More information

Additional information about funding sources is available from the following resources:

Editor’s Note: Need help finding a Small Business Loan? Fill in the following form for a quote.

Originally published in 2011. Updated July 29, 2015. Additional reporting by Business News Daily contributor Katherine Arline and social media specialist Dave Mielach.

Forecasting Business Success Through the Lens of the Product and the Brand

Forecasting Business Success Through the Lens of the Product and the Brand
Image credit: Pixabay

Agency President, Author, Blogger, Professor

Good marketers conduct very thorough analyses when doing market research, product testing, branding perceptions and, of course, forecasting. Big businesses, especially those that are publically traded, spend significant time forecasting sales and measuring results against projections.

And while you may not have a board of directors or “The Street” asking you for a forecast, it’s important for small-business owners and entrepreneurs to also project ahead so that they can plan accordingly.

Related: 6 Ways to Make Financial Forecasts More Realistic

Now, I’m not going to share sophisticated forecasting models with you here – the true analytics vary by industry and category. But there is a mindset that I want you to adopt that will put you in the habit of continually forecasting for what lies ahead. And like all of our other topics in this series, we will take a look at that through the lens of both the product and the brand.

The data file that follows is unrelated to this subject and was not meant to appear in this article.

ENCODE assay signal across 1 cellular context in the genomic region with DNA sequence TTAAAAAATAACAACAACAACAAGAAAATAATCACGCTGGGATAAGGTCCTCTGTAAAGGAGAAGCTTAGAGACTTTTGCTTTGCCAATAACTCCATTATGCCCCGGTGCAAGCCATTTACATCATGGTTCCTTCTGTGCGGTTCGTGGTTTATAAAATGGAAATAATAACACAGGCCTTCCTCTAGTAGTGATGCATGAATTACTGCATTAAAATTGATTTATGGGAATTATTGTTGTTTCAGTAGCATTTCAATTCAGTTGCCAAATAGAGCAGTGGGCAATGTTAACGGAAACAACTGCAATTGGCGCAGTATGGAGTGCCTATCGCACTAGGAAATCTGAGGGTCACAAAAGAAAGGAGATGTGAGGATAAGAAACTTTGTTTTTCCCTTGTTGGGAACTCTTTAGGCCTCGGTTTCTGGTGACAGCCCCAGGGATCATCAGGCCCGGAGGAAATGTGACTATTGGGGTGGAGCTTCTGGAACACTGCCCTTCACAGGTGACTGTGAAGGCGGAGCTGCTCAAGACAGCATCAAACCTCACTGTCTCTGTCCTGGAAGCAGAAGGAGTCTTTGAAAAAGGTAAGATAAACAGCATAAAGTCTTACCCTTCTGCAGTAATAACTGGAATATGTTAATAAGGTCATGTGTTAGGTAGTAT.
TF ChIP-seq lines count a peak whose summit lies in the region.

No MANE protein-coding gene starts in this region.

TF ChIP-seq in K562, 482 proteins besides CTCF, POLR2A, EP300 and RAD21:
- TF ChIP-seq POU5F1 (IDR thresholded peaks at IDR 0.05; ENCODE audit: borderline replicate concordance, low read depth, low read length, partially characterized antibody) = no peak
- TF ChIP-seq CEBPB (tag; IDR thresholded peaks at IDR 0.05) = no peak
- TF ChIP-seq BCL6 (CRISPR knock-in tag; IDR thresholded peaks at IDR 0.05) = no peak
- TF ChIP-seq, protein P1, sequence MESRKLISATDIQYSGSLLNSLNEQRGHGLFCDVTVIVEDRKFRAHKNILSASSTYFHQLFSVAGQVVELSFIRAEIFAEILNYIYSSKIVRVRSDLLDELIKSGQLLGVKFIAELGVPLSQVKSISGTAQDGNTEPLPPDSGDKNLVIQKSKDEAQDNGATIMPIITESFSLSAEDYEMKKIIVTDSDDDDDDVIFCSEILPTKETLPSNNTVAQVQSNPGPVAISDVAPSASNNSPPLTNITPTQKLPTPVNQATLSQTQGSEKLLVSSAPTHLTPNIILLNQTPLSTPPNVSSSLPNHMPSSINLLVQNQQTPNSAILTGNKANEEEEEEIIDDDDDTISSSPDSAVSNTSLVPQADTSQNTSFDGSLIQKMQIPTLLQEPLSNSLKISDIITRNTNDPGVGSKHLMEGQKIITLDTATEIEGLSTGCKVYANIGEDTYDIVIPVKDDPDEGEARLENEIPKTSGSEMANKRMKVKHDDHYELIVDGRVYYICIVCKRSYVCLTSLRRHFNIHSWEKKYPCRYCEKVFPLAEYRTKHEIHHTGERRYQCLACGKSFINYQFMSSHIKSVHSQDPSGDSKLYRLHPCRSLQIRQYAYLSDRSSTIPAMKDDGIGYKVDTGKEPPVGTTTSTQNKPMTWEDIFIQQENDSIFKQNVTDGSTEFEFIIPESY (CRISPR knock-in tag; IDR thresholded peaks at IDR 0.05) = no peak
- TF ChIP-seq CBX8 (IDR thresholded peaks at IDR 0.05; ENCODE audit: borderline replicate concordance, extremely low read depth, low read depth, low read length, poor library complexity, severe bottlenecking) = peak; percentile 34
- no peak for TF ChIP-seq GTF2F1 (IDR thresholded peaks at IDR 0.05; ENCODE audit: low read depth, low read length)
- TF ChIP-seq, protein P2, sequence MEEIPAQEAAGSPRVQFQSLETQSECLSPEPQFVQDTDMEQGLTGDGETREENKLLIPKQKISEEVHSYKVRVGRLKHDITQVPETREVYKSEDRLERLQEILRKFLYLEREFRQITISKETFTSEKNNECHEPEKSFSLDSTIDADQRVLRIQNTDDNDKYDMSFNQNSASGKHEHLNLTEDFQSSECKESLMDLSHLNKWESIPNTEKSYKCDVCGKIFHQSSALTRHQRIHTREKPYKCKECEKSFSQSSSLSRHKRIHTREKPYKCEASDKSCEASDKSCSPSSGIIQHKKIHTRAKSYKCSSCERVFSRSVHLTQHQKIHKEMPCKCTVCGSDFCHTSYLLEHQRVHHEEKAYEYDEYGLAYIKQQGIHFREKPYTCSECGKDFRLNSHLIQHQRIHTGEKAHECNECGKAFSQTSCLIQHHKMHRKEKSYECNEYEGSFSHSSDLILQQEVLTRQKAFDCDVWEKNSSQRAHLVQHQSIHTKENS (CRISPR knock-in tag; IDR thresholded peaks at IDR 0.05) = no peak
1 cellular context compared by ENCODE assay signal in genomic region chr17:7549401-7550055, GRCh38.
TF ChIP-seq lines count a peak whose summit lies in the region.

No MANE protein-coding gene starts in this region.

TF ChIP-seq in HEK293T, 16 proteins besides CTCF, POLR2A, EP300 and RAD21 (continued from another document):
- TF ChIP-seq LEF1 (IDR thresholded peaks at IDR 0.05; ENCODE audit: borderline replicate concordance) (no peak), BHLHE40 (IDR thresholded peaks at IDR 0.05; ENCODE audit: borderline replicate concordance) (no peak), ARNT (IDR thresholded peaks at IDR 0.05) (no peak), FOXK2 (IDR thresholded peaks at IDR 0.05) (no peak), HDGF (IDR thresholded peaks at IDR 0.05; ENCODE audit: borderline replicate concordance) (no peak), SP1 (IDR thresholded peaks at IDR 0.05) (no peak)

Forecasting the product (or service)

To manage your business effectively, you should understand the factors that will affect your product sales and plan accordingly. Anticipate their impact and map out a sales forecast that takes them into consideration.

If you are a real estate agent, for example, the kinds of factors that would affect your sales would be issues such as interest rates, changes in rental pricing, availability of new construction and the changing demographics of the area you serve. You should project out your anticipated home sales (and your resulting commission) as a result of these factors and how they may or may not be changing.

Forecasting the brand

Looking at your business forecast through the lens of just the product or service only paints half of the picture. How your customers and potential customers perceive your brand, relative to others in the same market, can have tremendous effect on your sales forecast.

Related: Sales Forecasting — by Reps, at Least — Is Dead

As a real estate agent, your reputation (or your “brand”) can have a tremendous effect on not only returning customers but also on new prospects as well. You business will thrive or dive based on your reputation so you should consider all of the things that could enhance or damage it. The reputations of other agents in your market can also affect your forecast, as you compete in the same arena for customer attention. Brand perceptions can be equally as impactful, if not more, on how well your sales progress.

All of this talk is only good if you do something about it by putting this analysis into action. Outline the factors that affect your forecast from both a product and a brand perspective and then develop an action plan for how you will make sure they affect your business positively, factor by factor.